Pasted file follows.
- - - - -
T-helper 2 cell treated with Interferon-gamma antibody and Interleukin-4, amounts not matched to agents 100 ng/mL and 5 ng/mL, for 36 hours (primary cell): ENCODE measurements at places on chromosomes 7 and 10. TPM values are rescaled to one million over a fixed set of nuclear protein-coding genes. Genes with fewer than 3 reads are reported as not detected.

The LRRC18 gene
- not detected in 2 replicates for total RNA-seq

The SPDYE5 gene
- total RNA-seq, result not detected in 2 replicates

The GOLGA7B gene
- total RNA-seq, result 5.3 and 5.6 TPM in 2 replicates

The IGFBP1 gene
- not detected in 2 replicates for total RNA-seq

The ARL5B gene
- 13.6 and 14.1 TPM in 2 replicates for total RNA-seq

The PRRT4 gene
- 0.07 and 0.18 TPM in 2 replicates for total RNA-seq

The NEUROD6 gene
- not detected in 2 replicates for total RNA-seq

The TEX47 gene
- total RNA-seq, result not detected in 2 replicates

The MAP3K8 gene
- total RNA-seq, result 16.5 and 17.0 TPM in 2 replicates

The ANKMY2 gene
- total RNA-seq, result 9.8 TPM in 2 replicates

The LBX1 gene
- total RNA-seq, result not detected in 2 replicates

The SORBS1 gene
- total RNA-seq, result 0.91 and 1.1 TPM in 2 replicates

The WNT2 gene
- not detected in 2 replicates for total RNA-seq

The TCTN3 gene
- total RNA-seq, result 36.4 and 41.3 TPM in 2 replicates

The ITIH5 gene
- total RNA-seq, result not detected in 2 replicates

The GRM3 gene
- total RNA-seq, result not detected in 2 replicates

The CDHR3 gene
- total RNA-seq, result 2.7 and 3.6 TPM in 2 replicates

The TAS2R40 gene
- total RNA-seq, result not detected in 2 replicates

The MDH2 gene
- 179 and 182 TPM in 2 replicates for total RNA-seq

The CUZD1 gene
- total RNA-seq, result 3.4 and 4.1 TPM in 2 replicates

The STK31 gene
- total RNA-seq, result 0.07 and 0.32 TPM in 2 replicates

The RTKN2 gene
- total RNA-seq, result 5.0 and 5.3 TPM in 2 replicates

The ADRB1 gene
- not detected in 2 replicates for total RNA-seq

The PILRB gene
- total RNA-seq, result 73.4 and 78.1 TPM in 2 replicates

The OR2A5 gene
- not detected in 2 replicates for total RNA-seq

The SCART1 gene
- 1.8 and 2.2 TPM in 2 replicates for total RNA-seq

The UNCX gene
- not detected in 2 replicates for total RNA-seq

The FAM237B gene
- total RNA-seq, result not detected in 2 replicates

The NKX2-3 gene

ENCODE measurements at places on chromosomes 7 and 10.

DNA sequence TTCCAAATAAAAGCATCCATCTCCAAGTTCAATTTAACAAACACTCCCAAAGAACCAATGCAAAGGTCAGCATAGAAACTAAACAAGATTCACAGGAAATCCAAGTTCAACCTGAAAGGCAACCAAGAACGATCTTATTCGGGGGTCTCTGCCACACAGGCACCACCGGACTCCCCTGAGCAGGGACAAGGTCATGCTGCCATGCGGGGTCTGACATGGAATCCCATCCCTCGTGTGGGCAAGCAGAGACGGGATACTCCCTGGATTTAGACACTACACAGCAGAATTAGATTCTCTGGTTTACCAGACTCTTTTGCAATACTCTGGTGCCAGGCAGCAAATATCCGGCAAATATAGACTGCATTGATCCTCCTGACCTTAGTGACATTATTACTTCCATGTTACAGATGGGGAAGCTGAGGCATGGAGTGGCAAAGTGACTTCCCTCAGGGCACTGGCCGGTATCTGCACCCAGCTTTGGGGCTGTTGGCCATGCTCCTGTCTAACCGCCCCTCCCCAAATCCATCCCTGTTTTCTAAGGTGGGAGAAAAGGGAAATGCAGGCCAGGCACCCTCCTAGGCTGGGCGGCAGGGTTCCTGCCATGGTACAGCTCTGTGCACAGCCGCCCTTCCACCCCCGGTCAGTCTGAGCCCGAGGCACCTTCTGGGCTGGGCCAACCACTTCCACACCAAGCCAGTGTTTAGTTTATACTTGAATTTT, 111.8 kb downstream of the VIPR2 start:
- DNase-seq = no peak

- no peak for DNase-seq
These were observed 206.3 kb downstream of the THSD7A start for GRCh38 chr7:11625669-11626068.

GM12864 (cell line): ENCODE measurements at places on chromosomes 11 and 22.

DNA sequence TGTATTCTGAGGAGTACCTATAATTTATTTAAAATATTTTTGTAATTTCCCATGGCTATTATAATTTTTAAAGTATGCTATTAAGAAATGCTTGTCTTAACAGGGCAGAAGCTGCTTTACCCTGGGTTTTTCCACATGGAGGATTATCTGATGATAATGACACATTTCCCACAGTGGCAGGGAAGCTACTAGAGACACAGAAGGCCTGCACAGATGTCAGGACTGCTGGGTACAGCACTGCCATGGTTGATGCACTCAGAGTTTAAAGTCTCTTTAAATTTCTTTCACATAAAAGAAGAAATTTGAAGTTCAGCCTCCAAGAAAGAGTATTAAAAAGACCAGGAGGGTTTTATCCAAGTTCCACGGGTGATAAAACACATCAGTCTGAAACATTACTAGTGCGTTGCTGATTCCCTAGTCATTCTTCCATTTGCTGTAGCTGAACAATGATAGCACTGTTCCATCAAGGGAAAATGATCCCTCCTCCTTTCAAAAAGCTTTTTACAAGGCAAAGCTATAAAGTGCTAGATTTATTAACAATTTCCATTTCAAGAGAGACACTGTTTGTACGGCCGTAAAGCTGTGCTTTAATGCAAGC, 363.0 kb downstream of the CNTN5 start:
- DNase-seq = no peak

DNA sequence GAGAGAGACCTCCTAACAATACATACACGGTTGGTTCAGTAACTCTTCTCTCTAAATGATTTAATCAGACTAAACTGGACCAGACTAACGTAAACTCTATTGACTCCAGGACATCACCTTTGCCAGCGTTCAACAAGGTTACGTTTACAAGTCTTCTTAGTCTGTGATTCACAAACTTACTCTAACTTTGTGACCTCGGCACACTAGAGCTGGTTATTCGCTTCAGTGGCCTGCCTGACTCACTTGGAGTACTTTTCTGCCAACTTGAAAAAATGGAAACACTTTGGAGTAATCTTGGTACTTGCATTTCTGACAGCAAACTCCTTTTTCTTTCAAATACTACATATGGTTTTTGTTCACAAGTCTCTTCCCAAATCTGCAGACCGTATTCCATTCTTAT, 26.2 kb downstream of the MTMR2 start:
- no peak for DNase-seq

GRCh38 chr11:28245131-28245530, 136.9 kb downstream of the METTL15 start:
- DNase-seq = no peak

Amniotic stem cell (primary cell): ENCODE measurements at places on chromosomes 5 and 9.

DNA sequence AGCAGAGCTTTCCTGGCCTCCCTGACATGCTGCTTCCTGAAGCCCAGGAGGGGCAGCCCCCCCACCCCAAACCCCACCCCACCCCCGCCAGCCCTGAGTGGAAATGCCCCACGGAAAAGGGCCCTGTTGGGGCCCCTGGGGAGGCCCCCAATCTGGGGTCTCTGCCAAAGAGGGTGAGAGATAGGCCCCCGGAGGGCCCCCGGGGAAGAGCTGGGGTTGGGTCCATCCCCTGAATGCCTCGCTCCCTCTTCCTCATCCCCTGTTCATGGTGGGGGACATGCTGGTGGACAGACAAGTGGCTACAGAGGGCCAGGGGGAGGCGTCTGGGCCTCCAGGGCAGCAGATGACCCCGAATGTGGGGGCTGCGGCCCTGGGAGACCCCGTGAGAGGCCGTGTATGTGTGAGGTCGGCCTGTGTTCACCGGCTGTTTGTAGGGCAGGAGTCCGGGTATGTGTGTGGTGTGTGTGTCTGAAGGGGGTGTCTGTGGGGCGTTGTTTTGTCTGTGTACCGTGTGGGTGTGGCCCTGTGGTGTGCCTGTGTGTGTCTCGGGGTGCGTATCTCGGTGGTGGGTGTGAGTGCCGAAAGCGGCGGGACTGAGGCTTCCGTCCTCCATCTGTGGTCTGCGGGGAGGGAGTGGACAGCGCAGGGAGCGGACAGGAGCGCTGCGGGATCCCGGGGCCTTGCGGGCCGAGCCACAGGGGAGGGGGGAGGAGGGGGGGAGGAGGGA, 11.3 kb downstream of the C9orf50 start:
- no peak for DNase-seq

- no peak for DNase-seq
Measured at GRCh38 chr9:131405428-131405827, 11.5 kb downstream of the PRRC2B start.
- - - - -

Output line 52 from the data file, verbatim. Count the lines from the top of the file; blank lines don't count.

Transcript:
The SCART1 gene